The news about lighting is that there has been a revolution in solid-state lighting (SSL).
The extent of the revolution can be gleaned from Dr. Mark Rea, director of the Lighting Research Center (LRC) at Rensselaer Polytechnic Institute in New York. “There was a story line in lighting that you never displace a light source, you can only add a new one to the family,” he says. “LEDs have changed all that.”
Rea says that LEDs can compete with any lighting technology and do a better job. Because LEDs use so little power, the only cost-effective energy-saving lighting control strategy involves an occupancy sensor and a switch. Rea says that the old “ballistic” model of control that was used until a few years ago makes less economic sense. That model is based on the notion of launching an on/off or dimming message and seldom if ever looking for feedback.
“Now it’s two-way communication,” he says. “Controls are very different philosophically than they were even five years ago. In the future, the data acquired with new controls may be even more valuable than the energy those controls save.”
The minimum requirements for a two-way LED lighting control strategy are occupancy sensors, switches, dimmers, and networks.
The most common occupancy sensors use one of two technologies, or a combination of both.
Passive Infrared (PIR) senses the difference between the heat emitted by humans and background heat. A space is assumed to be occupied when the human heat is in motion. PIR requires a direct line of sight from the sensor to the occupant and is effective at detecting people walking into or out of a space. However, it only works for sensing major motion.
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An ultrasonic sensor emits a signal that is reflected off all objects in an area. It detects motion by the Doppler effect, namely, the shift in frequency between the emitted and reflected signals if an object is in motion. Ultrasonic sensing can cover a space even if obstacles are present; it also can detect small motions. The problem is that it can be sensitive to motions caused by vibrations or air currents.
Dual technology uses both methods in combination for more reliable operation. In order to turn lights on automatically, both sensors must detect someone entering a room. After that, only one of the two is needed to keep the lights on while the area is occupied.
All three versions are available in ceiling-mount or wall-mount configurations.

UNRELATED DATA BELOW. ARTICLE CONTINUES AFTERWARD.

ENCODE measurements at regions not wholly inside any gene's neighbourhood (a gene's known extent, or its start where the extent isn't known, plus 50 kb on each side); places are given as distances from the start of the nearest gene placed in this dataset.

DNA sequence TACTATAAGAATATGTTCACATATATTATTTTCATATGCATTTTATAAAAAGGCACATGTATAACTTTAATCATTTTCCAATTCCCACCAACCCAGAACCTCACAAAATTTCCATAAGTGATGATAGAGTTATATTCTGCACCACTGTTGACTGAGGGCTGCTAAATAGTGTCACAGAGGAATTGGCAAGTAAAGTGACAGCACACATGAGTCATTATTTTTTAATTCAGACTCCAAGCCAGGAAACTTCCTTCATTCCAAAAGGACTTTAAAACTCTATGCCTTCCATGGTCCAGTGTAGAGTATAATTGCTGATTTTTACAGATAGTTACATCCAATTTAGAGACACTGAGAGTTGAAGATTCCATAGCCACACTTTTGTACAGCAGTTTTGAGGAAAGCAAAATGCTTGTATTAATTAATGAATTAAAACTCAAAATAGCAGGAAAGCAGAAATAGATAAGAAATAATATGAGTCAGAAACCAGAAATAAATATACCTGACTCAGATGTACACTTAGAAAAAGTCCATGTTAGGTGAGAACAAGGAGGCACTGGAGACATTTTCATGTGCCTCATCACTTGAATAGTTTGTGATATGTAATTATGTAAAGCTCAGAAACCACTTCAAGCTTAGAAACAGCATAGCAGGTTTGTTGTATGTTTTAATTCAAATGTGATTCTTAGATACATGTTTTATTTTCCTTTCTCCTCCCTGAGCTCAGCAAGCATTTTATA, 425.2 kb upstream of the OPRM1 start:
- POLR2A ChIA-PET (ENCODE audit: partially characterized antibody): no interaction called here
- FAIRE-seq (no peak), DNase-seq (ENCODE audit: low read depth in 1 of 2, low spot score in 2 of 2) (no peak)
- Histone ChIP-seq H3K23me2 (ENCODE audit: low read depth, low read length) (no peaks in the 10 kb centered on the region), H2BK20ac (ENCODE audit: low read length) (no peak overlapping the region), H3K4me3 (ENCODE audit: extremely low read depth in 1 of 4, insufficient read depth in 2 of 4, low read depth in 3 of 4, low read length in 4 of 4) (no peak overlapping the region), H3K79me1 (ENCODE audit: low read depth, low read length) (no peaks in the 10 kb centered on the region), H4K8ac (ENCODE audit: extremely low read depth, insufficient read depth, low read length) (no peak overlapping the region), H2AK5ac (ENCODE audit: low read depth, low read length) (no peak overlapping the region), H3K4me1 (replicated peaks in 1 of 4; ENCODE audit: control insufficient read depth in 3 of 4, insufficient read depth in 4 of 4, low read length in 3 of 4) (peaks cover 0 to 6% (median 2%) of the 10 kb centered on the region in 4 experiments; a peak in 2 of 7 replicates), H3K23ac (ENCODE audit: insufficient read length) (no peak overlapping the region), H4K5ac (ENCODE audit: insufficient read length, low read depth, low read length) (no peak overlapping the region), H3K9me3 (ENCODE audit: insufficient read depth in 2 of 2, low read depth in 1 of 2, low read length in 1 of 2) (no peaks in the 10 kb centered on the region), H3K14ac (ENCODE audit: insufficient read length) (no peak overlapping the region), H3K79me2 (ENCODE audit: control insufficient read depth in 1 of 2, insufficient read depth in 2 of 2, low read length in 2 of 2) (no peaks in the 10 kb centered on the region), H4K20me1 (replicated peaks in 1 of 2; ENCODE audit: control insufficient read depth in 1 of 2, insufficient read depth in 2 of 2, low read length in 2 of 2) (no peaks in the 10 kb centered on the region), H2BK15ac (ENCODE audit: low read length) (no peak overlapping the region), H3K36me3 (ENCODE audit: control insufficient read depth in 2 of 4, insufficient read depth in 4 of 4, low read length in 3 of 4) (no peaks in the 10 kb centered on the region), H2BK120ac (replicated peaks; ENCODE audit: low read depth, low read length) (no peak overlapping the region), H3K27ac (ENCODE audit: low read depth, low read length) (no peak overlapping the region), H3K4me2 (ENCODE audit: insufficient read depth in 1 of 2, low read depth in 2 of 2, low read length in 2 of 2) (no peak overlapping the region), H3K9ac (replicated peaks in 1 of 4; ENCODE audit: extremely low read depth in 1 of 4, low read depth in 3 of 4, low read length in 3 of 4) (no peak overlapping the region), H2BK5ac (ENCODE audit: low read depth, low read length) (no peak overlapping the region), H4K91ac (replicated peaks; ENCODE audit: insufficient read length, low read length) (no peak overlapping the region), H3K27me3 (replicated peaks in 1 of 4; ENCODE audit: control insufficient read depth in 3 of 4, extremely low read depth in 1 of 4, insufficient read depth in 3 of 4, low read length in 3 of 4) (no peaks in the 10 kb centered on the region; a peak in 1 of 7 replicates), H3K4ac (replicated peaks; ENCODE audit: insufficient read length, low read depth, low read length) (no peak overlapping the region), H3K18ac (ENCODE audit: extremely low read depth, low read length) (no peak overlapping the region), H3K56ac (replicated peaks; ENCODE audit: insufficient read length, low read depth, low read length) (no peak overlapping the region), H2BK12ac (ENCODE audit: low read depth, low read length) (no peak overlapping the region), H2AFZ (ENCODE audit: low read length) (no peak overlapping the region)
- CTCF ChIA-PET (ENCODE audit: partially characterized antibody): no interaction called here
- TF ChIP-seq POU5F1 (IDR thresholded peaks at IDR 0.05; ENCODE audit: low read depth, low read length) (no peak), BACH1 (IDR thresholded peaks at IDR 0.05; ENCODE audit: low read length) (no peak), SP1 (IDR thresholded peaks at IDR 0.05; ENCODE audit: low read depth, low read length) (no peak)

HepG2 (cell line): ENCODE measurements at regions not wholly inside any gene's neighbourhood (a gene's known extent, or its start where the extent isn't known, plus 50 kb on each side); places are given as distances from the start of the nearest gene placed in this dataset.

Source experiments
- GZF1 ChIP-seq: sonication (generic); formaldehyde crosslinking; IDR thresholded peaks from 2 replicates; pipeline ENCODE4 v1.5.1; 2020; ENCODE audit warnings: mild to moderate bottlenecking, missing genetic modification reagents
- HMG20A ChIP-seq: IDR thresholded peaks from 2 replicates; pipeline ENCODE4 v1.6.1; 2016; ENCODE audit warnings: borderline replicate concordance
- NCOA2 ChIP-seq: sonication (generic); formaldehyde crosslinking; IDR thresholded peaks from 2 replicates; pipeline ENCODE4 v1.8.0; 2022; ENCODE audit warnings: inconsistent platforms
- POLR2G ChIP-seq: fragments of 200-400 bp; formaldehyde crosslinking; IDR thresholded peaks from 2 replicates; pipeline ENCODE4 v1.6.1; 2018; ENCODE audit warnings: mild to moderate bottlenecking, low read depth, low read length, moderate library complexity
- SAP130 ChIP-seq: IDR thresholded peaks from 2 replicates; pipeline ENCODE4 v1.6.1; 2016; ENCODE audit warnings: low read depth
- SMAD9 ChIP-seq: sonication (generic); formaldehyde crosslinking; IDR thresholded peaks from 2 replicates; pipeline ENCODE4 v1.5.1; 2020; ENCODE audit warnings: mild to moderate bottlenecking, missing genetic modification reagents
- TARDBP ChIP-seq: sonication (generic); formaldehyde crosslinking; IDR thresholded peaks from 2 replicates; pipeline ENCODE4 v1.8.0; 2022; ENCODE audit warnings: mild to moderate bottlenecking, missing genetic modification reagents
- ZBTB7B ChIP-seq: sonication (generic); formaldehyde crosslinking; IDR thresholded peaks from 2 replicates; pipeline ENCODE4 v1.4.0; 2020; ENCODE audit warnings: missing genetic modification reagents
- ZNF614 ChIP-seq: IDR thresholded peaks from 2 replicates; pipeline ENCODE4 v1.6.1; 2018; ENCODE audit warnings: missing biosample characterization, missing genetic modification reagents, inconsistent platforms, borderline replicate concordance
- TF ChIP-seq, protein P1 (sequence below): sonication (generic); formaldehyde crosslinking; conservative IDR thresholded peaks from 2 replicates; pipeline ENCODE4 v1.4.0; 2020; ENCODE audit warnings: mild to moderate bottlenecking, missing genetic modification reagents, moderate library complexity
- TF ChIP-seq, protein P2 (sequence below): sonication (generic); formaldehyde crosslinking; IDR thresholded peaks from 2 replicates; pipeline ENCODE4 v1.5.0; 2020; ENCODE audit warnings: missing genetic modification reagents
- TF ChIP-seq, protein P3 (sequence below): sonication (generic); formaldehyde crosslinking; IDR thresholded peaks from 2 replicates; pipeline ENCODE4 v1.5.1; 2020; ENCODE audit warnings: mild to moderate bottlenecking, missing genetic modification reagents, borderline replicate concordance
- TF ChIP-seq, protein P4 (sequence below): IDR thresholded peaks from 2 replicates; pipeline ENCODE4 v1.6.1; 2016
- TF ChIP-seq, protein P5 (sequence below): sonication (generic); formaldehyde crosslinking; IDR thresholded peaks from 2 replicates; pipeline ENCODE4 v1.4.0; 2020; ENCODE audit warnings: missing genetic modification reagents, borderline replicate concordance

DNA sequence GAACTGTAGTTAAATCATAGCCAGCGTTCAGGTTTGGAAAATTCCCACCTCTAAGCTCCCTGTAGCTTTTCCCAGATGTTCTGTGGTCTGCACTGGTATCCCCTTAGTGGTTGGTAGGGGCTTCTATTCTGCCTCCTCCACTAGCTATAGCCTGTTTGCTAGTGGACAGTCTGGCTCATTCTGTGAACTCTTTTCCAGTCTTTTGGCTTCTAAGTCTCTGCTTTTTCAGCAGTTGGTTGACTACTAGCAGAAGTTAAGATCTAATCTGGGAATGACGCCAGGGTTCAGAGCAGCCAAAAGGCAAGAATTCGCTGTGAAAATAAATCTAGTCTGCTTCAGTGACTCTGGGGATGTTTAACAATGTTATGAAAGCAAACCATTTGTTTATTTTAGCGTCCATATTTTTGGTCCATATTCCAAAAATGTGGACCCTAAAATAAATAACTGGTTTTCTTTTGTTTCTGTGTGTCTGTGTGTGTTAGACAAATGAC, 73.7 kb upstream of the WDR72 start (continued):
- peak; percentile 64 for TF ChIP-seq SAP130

Some energy codes such as ASHRAE 90.1 and New York City’s Energy Code LL48 mandate that lights be switched on manually when the first person enters a space and switched off automatically when the space is no longer occupied. However, it is sometimes acceptable to switch the lights on automatically to 50% of the normal illumination level when a person enters, requiring a manual switch for full illumination.
Using sensors to turn off lights or dim them when a space is unoccupied can save energy. Even in offices that are generally used all day, workers often arrive and leave at different times, rendering timer control counterproductive.
Different spaces, such as open plan offices, partitioned offices, private offices, utility rooms, cafeterias, conference rooms, hallways, and lobbies have different lighting needs.
In any particular application, it is necessary to know the exact specifications of a sensor to decide how it should be mounted for coverage of the targeted space. For example, in an open office with cubicles, ceiling-mounted sensors should probably be specified and arranged so that their coverage patterns overlap. (Coverage patterns are specified by the manufacturer for each device.) In such an office, it often is a good idea to choose a longer time for automatic off, say 15 to 30 minutes.
There are a variety of methods for LED dimming. The following basic facts should be considered in their design and selection.
· Their light output is directly proportional to current.
· The relationship between LED voltage and current is nonlinear.
· Correlated Color Temperature (CCT) of an LED is specified at a given voltage/current operating point.
· Efficacy in lumens/watt is specified at a given operating point.
· Switching times between emitting and non-emitting states are on the order of magnitude of nanoseconds.
· LEDs have a significant startup inrush current — the peak to average current ratios can be as high as 30:1.
LEDs require drivers to convert AC line voltage to low voltage DC because LEDs are semiconductor diodes. An LED dimmer must be designed to be compatible with the driver and the driver with the specific LED.
When replacing an incandescent lamp with an LED, it is important to change the dimmer as well. Typical incandescent dimmers use so-called phase-cut technology, where the conduction angle of each half cycle of the input sine wave is varied to control average power. Attempting to use them with LEDs can lead to unstable performance.
Two common dimming technologies exist for LEDs: pulse-width modulation (PWM) and constant current reduction (CCR).
In PWM, the LED current is switched between zero and rated output. The ratio of on to off time is varied to control average luminous intensity. For example if on time is equal to off time then the intensity is 50% of maximum. The switching is done at a high enough frequency to avoid detectable flicker.
The advantage of PWM is that the LED is always switched on to rated current so color temperature and efficacy are constant across the dimming range.
One disadvantage of PWM is that the fast rise and fall times of the high frequency on/off pulses can generate electromagnetic interference (EMI). Performance issues also may arise if there are long wire runs between the dimmer and the light source. What’s more, the power source for the LED must be rated to handle the peak turn-on transients, not just average power.
CCR is an analog technique in which the voltage is held constant and the DC current is varied to control luminous intensity. It avoids the problems due to high frequency switching, but CCT and efficacy will vary with dimming percentage.
Retrofitting Lighting Controls
The challenge of how best to retrofit existing lighting and controls is a hot topic. For simple on/off control, either from a manual switch or an occupancy sensor, there’s no problem — simply replace the lamp. Screw-base lamp replacements typically have self-contained drivers. For fluorescents, however, the ballast must be removed from the fixture and replaced with an LED driver.